Amazon MQ is a managed message broker service for Apache ActiveMQ, and as a result, connectivity with Amazon MQ and MuleSoft has been there since day one. Amazon MQ makes it easy to set up and operate message brokers in the cloud and it gives direct access to the ActiveMQ console and industry standard APIs and protocols for messaging including JMS, NMS, AMQP, STOMP, MQTT, and WebSocket.
This post will walk you through the process of setting up a broker in Amazon MQ and building a Mule application that connects to Amazon MQ using the JMS Connector.
In the AWS Console, locate and open the Amazon MQ service. Under Create a broker, in the top-right, enter a name for your broker and click on Next step.
Next, select the Broker instance type. For testing purposes, chose the mq.t2.micro instance, which is eligible for the Free Tier.
Select Single-instance broker for the Deployment mode, and then set the username and password under the ActiveMQ Web Console access section.
In the Network and security section, set up the Virtual Private Cloud, Subnet, and Security group(s). Set the Public accessibility to Yes, and then leave the Maintenance section with the default values. Click on Create broker. It takes about 15 minutes to spin up a new broker.
Once the broker is setup, we’ll want to log in to the ActiveMQ Web Console and set up a new queue for Mule to publish to and consumer a message from. To be able to access your broker’s ActiveMQ Web Console URL or wire-level protocol endpoints, you’ll need to configure your security groups to allow inbound traffic on those ports. Specifically, port 8162 and 61617.
Once you allow inbound traffic to those ports, open the URL to the web console and click on the Manage ActiveMQ broker link. Login with the username and password you configured when setting up the broker. Next, click on Queues and type in a name for a queue and click on Create.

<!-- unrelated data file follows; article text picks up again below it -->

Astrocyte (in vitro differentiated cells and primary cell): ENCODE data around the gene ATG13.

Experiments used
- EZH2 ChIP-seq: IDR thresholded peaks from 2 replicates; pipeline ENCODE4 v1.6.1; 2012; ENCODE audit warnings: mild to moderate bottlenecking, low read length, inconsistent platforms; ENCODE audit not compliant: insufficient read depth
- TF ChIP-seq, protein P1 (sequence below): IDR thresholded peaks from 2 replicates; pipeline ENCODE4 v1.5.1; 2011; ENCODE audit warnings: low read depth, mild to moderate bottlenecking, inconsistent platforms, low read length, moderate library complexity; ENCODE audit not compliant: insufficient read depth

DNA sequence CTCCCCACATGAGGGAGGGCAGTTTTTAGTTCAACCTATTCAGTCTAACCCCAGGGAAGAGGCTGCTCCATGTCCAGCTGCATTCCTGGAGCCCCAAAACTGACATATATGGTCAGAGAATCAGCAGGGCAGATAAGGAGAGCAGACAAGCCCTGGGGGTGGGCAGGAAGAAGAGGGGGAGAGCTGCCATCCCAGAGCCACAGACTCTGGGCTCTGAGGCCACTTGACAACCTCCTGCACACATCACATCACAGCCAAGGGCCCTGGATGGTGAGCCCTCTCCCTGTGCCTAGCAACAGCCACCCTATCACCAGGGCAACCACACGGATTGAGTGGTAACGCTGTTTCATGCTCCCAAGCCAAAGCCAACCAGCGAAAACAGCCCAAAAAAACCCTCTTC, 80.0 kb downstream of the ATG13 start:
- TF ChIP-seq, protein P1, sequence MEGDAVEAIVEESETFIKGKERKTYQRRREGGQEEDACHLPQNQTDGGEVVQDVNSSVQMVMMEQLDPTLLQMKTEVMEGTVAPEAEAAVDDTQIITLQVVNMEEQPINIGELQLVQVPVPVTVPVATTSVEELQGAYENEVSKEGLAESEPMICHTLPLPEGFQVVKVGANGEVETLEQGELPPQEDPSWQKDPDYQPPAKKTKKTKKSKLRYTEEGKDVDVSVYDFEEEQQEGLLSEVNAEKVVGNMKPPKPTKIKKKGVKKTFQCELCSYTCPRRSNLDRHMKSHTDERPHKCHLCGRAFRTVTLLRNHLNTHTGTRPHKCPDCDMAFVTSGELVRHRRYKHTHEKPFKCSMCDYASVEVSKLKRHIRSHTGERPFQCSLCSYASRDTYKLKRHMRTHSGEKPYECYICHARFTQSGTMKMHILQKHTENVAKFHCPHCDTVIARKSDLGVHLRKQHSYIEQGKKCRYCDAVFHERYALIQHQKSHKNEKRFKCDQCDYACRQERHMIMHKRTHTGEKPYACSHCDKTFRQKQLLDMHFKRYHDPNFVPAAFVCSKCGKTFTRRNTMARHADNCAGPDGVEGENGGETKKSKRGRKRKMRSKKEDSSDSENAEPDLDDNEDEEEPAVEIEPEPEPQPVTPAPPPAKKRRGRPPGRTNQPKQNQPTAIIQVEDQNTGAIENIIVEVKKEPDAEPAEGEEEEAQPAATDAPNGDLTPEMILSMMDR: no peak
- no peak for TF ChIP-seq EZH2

Now that we have the broker up and running and a queue configured, let’s talk about the Mule application that will publish to and consume a message from the queue. You can download an example project from Github here (https://github.com/djuang1/jms-example-mule4). It’s a pretty simple example with the first flow publishing a message to the queue and the second flow listening and writing the message to the console.
The key to this example is just showing you how to configure the JMS connector to connect to Amazon MQ. Click on the Publish component and click on the Edit button next to the Connector configuration field for JMS_Config.
Within the Global Element Properties window, you can see what needs to be configured. The library for the ActiveMQ client is the only required library you need unless you plan to use the Broker or KahaDB. When you click on Add dependency, it comes pre-populated with the artifact definition which makes setup easy.
Once that is added, you just need to configure the connection with the username and password for the ActiveMQ broker. You can set up a different user if you prefer to not use the Administrator account.
Lastly, for the Broker url field, just copy and paste the OpenWire URL from the Amazon MQ configuration page.
After you configure the settings for your own broker, run the project in Studio and then open up a browser to test out the flow. Navigate to http://localhost:8081/test to kick off the publishing of the message, and then you can see the consumption in the Console window once the flow picks the message off the queue.
As you can see, it’s pretty easy to set up and connect to Amazon MQ. The JMS Connector, which is included out of the box, is easy to setup and configure. To find out more about the JMS Connector, you can click here and read up on more configuration options in the MuleSoft documentation. (https://docs.mulesoft.com/connectors/jms-connector)
If you have any questions or issues, leave a comment or feel free to reach out to me.